Peer Mentoring and Partnership

Mentoring programs can help teachers improve their professional relationships while enhancing their SEL and instructional practice. Mentees gain a sense of connectedness in a challenging and often stressful profession, while mentors have an opportunity to deeply reflect on their own practices and share their learnings (Ingersoll & Strong, 2011; Peterson et al., 2010; Marable & Raimondi, 2007; Heikkinen et al., 2012).

There are many different ways that mentoring can be structured. The Mentoring Leadership and Resource Network provides examples of different kinds of teacher mentorships:

  • Buddy System: A mentor is paired as a “buddy” with a new teacher from within the same department or grade band and orients the new teacher to the school’s policies, practices, and organizational culture.
  • Experienced Teacher-Novice: Experienced teachers help newer teachers improve practice through bidirectional observations and feedback. The newer teacher has a chance to observe other experienced teachers and work through the administrative tasks directly associated with the teaching job.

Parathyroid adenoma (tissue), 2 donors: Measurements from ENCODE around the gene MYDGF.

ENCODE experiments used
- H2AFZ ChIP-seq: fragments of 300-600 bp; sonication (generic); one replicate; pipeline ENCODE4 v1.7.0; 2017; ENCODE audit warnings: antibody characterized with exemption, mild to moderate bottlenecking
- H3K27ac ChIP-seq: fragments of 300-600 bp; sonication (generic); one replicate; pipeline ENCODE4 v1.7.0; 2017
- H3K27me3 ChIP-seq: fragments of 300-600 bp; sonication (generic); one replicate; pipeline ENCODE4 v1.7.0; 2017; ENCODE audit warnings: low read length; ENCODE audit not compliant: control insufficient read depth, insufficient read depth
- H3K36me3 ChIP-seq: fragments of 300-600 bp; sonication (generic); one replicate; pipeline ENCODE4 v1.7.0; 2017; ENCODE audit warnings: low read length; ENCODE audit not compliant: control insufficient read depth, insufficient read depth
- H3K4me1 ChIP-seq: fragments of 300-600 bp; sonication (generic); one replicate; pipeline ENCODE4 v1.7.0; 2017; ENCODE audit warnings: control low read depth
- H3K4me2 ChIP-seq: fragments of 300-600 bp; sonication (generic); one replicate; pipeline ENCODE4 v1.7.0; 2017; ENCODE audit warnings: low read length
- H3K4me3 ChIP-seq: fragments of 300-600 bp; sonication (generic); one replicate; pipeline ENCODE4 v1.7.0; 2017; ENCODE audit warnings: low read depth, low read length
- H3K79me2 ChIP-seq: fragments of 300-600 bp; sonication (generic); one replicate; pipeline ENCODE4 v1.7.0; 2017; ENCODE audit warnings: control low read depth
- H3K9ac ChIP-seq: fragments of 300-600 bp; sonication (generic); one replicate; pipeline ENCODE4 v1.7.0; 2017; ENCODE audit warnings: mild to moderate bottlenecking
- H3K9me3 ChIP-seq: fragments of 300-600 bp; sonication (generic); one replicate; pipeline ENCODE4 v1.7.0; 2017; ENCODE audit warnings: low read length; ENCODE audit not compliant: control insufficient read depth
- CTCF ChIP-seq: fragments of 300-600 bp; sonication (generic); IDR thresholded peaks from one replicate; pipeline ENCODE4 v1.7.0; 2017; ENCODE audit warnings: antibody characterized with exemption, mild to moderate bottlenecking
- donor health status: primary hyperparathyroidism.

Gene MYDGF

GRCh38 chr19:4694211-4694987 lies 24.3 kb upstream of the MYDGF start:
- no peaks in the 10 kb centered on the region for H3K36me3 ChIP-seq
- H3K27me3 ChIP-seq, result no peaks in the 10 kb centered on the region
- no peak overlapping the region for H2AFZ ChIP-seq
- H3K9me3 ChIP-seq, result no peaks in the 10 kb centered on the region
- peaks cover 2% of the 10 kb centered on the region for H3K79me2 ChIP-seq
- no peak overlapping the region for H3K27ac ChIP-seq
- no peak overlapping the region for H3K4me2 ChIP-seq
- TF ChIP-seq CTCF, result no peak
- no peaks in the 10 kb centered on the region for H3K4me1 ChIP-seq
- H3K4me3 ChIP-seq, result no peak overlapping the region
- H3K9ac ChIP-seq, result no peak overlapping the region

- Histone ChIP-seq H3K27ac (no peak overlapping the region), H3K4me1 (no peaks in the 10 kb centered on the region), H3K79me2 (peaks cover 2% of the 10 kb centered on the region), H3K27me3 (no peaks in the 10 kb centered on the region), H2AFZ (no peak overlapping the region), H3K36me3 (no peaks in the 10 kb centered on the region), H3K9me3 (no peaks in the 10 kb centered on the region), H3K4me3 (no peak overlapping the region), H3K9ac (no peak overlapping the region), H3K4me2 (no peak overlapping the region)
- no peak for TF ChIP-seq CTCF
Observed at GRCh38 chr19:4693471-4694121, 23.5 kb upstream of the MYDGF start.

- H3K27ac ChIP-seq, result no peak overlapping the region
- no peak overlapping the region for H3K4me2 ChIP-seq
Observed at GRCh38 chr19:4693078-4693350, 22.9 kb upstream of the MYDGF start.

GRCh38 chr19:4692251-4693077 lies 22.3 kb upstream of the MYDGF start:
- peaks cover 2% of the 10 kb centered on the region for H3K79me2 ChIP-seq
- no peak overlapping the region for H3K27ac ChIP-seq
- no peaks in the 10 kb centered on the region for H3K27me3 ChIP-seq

• Group Mentoring: Sometimes referred to as a “Community of Practice,” group mentoring encourages collaboration and co-learning across the institution. The mentor-mentees may be inter-departmental or across grade levels.
  • Collaborative Classrooms: Teachers use each other as a resource, a sounding board for ideas, and a partner for sharing successes and support. Collaborating teachers can also work together on activities or projects. They can collaborate across or within grade levels and subjects.

Additional Mentoring Resources:

The Mentoring Leadership & Resource Network

American Institutes for Research

 

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